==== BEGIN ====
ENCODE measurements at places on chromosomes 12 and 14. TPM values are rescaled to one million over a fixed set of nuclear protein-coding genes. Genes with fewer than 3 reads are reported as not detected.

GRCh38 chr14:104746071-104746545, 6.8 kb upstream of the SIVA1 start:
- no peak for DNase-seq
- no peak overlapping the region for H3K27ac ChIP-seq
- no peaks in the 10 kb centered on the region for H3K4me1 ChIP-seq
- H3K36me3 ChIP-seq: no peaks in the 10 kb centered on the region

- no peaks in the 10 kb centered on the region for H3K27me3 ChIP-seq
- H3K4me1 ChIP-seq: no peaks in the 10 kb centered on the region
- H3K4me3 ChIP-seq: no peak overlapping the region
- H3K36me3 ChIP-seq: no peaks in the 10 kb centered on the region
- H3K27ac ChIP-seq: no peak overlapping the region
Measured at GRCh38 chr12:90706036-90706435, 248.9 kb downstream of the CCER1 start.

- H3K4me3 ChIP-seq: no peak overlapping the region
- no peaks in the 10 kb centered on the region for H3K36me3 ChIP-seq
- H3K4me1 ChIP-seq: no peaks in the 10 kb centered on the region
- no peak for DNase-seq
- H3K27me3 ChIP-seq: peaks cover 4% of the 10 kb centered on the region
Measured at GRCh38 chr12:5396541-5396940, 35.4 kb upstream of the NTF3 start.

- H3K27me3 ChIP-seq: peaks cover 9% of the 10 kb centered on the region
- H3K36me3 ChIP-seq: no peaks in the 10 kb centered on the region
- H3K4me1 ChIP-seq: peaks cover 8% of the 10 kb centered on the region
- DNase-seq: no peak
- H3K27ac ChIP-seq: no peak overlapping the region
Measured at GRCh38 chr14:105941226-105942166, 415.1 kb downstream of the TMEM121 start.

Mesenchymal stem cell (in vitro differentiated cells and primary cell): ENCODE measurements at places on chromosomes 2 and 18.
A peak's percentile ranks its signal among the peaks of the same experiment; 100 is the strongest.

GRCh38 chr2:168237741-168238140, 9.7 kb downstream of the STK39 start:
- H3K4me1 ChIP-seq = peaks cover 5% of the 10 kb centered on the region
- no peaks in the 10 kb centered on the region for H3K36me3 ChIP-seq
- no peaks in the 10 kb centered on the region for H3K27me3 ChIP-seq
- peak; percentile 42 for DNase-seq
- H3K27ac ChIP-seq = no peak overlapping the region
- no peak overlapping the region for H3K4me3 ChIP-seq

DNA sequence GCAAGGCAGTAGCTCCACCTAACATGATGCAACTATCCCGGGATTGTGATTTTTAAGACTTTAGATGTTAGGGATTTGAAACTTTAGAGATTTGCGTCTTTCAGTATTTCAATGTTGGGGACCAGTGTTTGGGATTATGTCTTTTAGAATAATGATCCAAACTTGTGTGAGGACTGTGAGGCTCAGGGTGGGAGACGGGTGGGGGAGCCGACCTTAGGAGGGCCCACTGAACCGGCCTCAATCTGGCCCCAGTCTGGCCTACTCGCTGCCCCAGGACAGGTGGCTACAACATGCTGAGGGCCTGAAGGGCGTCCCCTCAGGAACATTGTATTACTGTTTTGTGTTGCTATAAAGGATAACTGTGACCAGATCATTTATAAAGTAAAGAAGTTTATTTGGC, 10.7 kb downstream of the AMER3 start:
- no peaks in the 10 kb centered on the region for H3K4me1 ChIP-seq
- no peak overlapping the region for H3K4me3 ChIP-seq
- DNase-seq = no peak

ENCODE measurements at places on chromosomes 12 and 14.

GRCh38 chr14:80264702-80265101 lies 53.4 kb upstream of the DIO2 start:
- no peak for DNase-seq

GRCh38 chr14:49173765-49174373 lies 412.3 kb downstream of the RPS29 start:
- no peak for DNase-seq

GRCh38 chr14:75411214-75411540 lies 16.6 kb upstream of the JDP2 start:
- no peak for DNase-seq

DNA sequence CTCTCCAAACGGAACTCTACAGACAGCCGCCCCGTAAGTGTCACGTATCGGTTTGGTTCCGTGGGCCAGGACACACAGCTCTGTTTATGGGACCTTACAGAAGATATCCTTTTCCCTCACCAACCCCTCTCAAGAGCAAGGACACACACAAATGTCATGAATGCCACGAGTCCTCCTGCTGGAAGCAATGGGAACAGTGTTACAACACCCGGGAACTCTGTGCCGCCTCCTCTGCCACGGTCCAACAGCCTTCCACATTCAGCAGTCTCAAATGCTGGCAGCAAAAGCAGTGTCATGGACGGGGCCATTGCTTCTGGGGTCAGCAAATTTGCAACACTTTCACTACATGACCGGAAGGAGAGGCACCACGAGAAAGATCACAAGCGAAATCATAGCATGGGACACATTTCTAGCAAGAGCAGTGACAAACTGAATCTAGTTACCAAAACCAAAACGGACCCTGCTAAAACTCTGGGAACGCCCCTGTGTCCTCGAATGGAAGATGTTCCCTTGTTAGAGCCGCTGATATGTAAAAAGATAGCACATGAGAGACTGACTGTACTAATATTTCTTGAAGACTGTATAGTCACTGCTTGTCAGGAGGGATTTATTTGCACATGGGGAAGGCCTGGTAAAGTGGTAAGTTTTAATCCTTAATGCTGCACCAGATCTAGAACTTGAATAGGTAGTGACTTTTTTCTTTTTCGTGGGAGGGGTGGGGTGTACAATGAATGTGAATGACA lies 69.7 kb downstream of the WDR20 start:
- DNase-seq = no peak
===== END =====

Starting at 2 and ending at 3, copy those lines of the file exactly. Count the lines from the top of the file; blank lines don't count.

GRCh38 chr14:104746071-104746545, 6.8 kb upstream of the SIVA1 start:
- no peak for DNase-seq